Elizabeth Hoover is the Manning Professor of American Studies at Brown University. She studies environmental justice and health in Native American communities, and is the author of several journal articles; her first book was “The River is in Us; Fighting Toxics in a Mohawk Community.” She is also a published photographer, with work appearing in cookbooks like “The Sioux Chef’s Indigenous Kitchen”. To learn more about her work, follow @LizHoover on Instagram and @bluefancyshawl on Twitter. Her website is gardenwarriorsgoodseeds.com.
“Indigenous Food Sovereignty in the United States: Cultural Knowledge, Protecting Environments, and Regaining Health” is available today. “From Garden Warriors to Good Seeds: Indigenizing the Local Food Movement” is forthcoming.
Chewing the Fat is a podcast from the Yale Sustainable Food Program. We cover people making change in the complex world of food and agriculture. We’re home to brilliant minds: activists, academics, chefs, entrepreneurs, farmers, journalists, policymakers, and scientists (to name a few!). Taken together, their work represents a reimagining of mainstream food movements, challenging myths and tropes as well as inspiring new ways of collaborating.
The podcast is an aural accompaniment to our on-campus Chewing the Fat speaker series, aiming to broaden our content beyond New Haven. Episodes are released every two weeks, featuring interviews, storytelling and more.
On the farm, in the classroom, and around the world, the Yale Sustainable Food Program (YSFP) grows food-literate leaders. We create opportunities for students to experience food, agriculture, and sustainability as integral parts of their education and everyday lives. For more information, please visit sustainablefood.yale.edu.
Professor Zang’s research interests lie at the intersection of health and aging, marriage and family, and inequality. She is particularly interested in developing and evaluating methods to model trajectories and life transitions in order to better understand how demographic and socioeconomic inequalities shape the health and well-being of individuals from life course perspectives. Her work has appeared a number of scholarly journals, including the American Journal of Sociology, Demography, and the International Journal of Epidemiology.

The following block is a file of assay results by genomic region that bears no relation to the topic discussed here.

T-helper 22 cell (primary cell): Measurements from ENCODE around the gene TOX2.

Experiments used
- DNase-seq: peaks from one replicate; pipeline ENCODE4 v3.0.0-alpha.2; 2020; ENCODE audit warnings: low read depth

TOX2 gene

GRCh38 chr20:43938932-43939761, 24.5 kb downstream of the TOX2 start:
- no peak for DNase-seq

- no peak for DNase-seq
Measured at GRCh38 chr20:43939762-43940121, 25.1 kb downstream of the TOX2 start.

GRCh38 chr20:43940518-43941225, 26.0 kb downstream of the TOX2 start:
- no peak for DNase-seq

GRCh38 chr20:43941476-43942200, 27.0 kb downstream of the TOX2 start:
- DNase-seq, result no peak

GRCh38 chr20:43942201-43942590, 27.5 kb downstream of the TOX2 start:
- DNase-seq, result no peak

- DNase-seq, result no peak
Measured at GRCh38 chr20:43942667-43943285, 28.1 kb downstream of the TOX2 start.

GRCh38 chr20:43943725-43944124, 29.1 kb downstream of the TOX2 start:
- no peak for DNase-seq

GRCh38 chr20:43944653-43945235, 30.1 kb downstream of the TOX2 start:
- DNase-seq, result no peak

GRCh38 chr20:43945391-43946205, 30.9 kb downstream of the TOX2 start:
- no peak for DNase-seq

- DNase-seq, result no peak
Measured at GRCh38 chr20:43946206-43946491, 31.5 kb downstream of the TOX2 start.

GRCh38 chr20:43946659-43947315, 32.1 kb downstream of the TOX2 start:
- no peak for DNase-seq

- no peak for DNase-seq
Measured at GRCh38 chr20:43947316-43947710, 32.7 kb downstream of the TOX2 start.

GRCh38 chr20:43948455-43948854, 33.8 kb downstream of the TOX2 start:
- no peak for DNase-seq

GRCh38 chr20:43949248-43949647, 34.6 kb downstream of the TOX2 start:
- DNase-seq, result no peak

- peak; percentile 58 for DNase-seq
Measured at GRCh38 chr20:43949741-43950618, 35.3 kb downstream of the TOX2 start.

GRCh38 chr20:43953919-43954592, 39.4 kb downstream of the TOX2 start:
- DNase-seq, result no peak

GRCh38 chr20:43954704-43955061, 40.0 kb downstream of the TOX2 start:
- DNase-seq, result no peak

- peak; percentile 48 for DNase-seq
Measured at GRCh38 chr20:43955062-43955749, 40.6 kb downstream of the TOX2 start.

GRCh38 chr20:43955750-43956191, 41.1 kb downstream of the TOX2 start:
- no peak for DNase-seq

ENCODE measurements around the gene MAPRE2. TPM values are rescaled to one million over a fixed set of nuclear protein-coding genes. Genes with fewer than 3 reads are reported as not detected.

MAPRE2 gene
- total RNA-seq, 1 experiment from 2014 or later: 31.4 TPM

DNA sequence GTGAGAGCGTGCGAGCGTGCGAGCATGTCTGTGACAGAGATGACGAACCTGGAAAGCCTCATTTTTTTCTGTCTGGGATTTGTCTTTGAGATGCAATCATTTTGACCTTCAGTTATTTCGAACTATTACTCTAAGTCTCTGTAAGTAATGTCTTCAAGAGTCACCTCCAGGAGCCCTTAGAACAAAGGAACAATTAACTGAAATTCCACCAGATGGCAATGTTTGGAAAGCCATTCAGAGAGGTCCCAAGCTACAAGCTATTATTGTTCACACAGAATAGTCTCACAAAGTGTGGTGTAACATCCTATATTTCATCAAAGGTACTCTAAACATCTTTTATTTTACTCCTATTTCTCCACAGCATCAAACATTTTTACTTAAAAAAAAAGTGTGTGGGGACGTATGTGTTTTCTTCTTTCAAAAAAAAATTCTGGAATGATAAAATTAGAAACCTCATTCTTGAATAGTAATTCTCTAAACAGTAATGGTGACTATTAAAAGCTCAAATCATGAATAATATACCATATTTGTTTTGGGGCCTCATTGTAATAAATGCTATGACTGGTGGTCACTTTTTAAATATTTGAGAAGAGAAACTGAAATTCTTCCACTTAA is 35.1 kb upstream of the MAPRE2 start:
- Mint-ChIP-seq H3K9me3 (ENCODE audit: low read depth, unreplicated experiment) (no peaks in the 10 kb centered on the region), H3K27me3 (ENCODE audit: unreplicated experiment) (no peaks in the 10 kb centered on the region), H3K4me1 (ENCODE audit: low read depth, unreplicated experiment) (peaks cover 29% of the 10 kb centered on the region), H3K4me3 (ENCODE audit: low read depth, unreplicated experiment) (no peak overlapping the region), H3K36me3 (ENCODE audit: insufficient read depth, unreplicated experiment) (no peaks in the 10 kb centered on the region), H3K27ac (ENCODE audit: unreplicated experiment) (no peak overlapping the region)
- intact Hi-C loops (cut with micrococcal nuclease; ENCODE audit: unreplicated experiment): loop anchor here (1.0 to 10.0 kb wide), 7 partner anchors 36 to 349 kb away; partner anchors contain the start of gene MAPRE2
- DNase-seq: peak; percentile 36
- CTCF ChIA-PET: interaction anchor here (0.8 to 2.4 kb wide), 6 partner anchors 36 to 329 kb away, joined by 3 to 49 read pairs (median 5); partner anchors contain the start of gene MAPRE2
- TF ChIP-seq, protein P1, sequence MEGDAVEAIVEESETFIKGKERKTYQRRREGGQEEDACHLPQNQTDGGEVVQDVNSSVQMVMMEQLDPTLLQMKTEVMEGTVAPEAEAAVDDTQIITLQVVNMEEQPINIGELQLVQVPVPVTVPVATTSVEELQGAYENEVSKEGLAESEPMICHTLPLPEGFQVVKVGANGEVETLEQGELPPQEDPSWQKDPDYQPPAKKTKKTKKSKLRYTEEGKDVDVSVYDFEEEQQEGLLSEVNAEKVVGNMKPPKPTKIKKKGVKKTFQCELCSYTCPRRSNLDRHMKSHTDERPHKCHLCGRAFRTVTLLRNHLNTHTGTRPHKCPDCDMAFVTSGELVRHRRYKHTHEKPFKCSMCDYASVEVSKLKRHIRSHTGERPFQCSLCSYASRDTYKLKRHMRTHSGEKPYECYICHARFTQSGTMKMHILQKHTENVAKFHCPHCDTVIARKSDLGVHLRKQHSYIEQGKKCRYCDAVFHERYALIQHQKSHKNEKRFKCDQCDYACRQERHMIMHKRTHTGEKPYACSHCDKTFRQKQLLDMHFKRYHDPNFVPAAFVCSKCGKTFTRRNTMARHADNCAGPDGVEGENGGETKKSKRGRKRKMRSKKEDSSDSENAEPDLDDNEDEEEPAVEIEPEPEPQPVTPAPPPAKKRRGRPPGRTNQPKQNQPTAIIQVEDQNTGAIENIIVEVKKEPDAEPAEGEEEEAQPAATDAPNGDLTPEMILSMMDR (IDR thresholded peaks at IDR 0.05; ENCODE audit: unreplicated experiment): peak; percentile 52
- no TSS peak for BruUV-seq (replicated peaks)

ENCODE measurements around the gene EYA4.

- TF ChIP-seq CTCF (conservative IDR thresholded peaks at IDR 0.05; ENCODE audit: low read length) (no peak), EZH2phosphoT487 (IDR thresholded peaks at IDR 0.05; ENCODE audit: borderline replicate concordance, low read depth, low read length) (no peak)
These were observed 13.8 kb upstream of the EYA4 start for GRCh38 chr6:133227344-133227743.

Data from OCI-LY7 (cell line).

If society really wants to tackle environmental challenges it must confront a difficult reality: many of the people most affected by pollution and environmental degradation — including in communities of color across the U.S. — often aren’t included in the conversation. Building bridges that allow everyone a seat at the table will require us to rethink how we communicate about the environment, says Thomas Easley, assistant dean of community and inclusion at the Yale School of Forestry & Environmental Studies. In this episode, Easley speaks with Michael Twitty, a student retention specialist at the New Haven Adult & Continuing Education Center. Together, they are trying to build such a bridge by bringing together students from each of their schools to examine the idea of environmental justice and develop strategies to achieve it in their community. In this conversation, they discuss the importance of communicating in ways that speak to all peoples’ values and experiences — and how their budding partnership can benefit everyone involved.
Andrea Downing is living with a BRCA1 mutation, which puts her at a high risk for cancer, the same disease that she saw her mother and grandmother endure. Although at first her diagnosis created a pervading feeling of loneliness, Andrea has found a group on Facebook, the BRCA Sisterhood support group, to share information and break through the isolation. But as much as Andrea praises her own and other patient community groups, she worries that social media hosts, such as Facebook, pose a threat to the safety of these groups and their health data. In this episode, Andrea talks about what it means to be a previvor, how her Sisterhood empowered her, and where she is now in the fight to secure patient community groups.